Bodhi Mind Reflection

My Spiritual Journey

Randal Henzler (Chung Lun 傳倫)

Amituofo Sangha.  I offer my story of how my contentment and happiness have increased over the past nine years.  I give every ounce of credit to my spiritual journey.  It’s been a hard, slow, and painful journey so far.  It includes periods of stagnation and even regression as well as progress.  Things aren’t perfect yet – but they are much, much better.

First a reminder.  Each of us is on our own, unique, spiritual journey.  Personal causes and conditions – our karma – place us in this present moment with our specific combination of abilities, needs, aspirations, and resources.  It’s my experience that it doesn’t work to follow another’s spiritual path.  What’s required is to enter the spiritual forest and forge my own path.  Even Lord Buddha, king among teachers, truly just points the direction – and gives us inspiration.  So this is just MY story, not advice.

Quick bio.  Pretty much all I do is work on my spiritual practice.  I live alone, am not in a serious relationship, have excellent relations with my two adult children and ageing parents.  My finances are sufficient.  My health is good.  I discovered spirituality during a catastrophic marriage explosion nine years ago.  At that time, I was highly intellectual, emotionally retarded, physically fit, and lived in a spiritual wasteland thanks to my Catholic upbringing.  I discovered Buddha Jewel monastery seemingly by accident during my divorce.  I didn’t know anything about Buddhism.  For several years, I spent a lot of time at the monastery.  Took every dharma course that was offered, attended ceremonies, helped with maintenance, went to every onsite retreat, took the 3 Refuges and 5 Precepts, learned to put on my robe and how to prostrate.  Many things I encountered at the monastery seemed odd or confusing to me (e.g. the Heart Sutra…hello!), yet I had a distinct sense there was something profound to it all.  During those years I moved away from my toxic relationship environment.  My spiritual journey was underway.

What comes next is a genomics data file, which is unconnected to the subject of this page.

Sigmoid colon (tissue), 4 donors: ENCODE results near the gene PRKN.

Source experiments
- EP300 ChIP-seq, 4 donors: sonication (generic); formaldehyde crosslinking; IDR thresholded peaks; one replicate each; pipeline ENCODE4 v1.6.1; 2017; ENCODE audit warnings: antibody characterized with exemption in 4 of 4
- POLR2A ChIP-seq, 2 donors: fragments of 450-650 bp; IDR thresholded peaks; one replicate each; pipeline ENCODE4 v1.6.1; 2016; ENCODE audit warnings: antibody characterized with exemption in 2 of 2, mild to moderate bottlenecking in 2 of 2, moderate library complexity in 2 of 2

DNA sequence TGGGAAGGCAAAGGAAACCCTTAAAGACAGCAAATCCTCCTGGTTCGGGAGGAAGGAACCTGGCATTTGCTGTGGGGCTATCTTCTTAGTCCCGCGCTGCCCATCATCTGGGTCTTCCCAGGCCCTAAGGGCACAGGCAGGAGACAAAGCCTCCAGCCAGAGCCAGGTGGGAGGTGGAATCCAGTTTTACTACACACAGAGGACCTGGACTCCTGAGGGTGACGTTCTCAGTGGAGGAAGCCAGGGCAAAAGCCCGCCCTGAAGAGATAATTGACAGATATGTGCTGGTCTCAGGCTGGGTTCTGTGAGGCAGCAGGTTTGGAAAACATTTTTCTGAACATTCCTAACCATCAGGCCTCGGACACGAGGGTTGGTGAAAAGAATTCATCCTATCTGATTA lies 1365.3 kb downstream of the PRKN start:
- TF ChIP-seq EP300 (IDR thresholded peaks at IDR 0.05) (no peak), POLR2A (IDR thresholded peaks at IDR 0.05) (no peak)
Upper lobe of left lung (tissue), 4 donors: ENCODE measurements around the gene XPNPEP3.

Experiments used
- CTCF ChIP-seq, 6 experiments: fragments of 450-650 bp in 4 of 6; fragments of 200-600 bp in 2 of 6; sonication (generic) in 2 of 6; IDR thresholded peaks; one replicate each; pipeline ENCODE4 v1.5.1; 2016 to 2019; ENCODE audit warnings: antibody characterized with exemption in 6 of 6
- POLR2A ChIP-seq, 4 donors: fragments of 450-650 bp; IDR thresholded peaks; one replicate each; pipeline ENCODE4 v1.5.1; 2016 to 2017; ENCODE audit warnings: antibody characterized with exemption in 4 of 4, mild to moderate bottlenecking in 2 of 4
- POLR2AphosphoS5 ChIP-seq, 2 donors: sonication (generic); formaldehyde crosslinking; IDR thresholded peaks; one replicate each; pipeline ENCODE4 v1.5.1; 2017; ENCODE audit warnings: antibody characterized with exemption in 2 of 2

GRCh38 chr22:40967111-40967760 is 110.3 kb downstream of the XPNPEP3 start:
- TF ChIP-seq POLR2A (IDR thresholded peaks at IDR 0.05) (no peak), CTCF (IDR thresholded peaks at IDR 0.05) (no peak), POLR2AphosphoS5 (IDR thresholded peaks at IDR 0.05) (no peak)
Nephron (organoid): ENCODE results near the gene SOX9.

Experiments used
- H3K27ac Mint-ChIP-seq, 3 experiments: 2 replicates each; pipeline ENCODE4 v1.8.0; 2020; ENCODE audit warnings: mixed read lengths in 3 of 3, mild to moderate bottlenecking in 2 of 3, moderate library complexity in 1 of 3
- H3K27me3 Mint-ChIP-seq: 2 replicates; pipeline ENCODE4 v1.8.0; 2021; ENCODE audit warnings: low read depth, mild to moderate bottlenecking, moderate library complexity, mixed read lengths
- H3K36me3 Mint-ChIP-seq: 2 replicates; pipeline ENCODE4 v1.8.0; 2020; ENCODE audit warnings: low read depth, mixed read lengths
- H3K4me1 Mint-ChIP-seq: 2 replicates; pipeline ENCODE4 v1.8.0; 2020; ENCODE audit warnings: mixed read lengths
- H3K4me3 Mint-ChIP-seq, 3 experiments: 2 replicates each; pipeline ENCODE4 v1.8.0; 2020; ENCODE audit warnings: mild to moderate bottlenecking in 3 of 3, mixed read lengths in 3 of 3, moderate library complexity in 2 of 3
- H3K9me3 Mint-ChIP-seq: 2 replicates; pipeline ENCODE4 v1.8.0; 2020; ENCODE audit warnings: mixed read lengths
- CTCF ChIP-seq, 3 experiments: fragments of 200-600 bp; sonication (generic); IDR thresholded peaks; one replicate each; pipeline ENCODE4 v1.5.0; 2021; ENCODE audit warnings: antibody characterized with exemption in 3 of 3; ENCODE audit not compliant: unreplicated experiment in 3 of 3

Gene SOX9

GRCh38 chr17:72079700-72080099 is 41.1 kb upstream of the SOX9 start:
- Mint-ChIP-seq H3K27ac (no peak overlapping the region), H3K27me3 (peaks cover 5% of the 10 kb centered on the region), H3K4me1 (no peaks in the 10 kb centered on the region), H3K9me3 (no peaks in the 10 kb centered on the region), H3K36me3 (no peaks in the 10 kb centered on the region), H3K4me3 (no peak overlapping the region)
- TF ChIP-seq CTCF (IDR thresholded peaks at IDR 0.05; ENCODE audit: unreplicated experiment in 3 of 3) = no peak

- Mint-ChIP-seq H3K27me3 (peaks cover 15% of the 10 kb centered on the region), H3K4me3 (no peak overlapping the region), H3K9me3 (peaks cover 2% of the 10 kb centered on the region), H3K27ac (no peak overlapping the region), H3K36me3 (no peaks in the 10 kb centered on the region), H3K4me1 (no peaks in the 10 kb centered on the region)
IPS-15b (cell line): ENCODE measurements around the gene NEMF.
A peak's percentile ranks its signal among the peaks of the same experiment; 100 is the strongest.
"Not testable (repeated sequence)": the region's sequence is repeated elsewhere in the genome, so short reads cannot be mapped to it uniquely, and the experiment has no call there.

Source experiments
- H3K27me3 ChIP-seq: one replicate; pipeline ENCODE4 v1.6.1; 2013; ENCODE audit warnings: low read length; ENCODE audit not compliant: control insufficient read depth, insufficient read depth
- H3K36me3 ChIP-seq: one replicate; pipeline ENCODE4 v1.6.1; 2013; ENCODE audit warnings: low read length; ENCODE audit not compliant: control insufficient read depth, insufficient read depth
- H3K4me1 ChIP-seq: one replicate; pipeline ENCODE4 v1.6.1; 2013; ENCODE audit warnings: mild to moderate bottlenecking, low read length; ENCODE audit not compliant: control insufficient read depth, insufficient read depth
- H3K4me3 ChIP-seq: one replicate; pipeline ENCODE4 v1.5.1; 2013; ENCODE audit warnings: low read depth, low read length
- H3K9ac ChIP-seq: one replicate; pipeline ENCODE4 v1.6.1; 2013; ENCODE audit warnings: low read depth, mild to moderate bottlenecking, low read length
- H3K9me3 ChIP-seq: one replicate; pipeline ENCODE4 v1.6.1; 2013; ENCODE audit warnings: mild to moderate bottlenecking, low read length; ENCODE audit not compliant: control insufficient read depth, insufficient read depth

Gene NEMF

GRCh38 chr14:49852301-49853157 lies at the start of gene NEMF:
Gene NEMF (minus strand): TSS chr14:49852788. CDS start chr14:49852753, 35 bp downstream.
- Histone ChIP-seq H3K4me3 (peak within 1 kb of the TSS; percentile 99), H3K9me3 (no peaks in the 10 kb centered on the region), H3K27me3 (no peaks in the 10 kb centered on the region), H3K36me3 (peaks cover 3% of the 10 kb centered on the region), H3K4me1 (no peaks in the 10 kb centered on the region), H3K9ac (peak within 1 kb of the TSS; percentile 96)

What followed has been an eclectic exploration of spirituality.  I stopped visiting the monastery, I can’t recall why.  I began to study spiritual teachings from a diverse group of teachers across the spiritual landscape:  Buddhism, Hinduism, Shamanism, Christianity and some new-age stuff.  I study the science of Western psychology as well as the philosophy of the East.  I am more learned in Theravada Buddhism than Mahayana.  No spiritual teacher I have ever encountered recommends this eclectic approach.  Better to choose one discipline and deep dive.  Oh well, I do what works for me.  I’m just sharing my story.

And there’s my meditation practice which has also been all over the board in terms of technique and commitment.  It’s just been the last two or three years that I have been reliably meditating half hour morning and evening every day.  I also attend meditation retreats three or four times a year.  This rigor has really helped me.  Abbess Jian Yan Shifu once said, “You should meditate half hour every day unless you’re very busy…….then you should meditate an hour”. I’ve matured to understand how right she is.

The biggest shift in the quality of my practice is when I began to find ways to bring my spiritual practice into the ‘non-spiritual’ parts of my life.  I’ve come to see that the separation between my practice and my ‘real life’ is not helpful for either.  With the separation, my practice too often got left out because I deemed other aspects of my life more important.